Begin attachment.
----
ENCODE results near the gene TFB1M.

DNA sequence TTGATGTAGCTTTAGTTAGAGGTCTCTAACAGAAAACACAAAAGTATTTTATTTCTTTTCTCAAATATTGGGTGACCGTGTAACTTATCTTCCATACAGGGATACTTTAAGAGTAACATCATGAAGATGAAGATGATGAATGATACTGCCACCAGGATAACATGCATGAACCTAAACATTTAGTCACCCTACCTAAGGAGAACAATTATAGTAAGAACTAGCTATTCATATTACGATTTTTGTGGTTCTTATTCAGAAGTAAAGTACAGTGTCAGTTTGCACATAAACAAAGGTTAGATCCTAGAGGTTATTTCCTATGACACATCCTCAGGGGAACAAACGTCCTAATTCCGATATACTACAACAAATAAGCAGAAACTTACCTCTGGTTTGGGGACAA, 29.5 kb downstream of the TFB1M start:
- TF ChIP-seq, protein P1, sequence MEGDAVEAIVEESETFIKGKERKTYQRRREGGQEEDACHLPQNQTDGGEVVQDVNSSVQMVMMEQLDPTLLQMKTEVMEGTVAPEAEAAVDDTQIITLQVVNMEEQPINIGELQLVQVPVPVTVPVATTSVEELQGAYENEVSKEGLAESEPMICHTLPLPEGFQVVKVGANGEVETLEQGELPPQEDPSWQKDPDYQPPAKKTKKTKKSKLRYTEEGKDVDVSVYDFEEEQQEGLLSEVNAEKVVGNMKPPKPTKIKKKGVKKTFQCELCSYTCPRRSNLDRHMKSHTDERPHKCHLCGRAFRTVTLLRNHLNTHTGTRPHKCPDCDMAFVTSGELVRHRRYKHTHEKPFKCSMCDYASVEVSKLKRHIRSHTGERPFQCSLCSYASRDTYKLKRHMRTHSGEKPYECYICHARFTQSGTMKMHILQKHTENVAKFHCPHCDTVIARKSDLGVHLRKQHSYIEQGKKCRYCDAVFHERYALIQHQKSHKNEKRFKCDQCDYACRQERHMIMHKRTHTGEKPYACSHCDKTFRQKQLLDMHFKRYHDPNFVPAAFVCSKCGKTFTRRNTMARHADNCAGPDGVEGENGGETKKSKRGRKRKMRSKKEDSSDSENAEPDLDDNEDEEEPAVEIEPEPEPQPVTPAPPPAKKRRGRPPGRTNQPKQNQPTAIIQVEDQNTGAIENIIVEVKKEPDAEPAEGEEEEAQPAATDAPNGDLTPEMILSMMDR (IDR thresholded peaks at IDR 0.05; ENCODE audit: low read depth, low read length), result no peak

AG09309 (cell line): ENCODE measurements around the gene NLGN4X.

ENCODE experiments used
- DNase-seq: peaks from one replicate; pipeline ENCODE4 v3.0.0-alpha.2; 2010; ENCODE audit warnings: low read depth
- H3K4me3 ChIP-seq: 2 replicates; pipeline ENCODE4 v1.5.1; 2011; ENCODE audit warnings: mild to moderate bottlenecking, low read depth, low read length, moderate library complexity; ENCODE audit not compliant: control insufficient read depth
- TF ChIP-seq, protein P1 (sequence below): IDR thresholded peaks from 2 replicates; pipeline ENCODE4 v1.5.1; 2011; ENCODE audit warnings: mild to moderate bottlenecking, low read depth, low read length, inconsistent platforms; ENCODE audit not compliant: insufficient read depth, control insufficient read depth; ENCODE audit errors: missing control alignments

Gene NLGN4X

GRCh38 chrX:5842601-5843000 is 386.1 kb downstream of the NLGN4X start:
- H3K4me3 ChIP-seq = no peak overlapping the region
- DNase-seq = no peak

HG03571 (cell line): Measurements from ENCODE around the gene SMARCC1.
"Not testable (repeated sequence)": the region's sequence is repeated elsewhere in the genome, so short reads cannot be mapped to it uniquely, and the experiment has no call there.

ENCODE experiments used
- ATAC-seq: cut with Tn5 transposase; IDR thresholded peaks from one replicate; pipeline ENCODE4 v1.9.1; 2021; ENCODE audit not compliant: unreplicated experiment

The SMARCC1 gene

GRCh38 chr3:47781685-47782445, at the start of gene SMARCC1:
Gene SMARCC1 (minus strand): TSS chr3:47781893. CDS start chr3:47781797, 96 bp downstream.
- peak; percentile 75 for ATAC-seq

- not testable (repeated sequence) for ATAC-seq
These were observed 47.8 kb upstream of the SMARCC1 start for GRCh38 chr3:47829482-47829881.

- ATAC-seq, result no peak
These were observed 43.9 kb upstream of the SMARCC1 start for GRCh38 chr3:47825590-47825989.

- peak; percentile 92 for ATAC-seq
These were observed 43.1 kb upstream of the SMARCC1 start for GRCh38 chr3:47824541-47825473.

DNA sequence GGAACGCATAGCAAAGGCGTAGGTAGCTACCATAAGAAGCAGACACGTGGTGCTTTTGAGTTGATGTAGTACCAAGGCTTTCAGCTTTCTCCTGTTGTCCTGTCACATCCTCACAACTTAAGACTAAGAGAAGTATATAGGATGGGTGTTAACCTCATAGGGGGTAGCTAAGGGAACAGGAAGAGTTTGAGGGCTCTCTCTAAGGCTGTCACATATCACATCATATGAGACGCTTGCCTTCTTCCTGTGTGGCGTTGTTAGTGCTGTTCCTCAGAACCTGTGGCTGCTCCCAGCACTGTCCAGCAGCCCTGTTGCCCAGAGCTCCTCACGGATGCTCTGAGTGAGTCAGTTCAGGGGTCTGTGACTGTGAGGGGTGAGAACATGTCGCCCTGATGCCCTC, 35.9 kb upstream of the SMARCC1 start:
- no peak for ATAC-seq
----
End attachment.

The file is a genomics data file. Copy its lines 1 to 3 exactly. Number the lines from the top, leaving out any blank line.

ENCODE results near the gene TFB1M.

DNA sequence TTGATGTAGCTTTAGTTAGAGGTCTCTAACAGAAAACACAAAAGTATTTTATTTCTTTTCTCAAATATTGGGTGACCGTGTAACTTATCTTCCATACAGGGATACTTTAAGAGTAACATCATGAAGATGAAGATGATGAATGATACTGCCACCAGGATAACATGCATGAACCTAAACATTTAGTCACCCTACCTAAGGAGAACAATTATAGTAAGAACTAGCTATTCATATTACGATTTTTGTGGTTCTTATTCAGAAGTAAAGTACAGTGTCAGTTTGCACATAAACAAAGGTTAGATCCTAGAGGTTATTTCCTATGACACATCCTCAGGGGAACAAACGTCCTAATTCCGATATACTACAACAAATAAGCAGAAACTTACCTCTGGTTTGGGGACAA, 29.5 kb downstream of the TFB1M start:
- TF ChIP-seq, protein P1, sequence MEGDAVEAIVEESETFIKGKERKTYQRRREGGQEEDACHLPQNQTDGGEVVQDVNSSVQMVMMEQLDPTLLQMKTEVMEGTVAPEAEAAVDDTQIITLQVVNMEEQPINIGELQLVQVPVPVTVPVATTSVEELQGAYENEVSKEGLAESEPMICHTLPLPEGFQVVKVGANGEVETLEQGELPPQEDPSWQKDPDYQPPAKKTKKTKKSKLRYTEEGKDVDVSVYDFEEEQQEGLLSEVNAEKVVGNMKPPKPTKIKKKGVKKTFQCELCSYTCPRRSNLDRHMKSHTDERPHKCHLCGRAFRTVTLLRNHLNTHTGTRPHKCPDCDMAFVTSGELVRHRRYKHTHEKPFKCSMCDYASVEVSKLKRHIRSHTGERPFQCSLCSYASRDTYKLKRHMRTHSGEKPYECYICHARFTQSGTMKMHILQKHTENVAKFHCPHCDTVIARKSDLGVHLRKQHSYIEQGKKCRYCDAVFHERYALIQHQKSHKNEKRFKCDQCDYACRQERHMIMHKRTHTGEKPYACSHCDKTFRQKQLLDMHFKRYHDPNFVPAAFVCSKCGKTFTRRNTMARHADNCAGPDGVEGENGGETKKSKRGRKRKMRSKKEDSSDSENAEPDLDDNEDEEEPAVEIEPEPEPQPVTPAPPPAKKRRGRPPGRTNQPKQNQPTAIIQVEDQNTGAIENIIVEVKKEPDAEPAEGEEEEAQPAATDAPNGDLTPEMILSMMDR (IDR thresholded peaks at IDR 0.05; ENCODE audit: low read depth, low read length), result no peak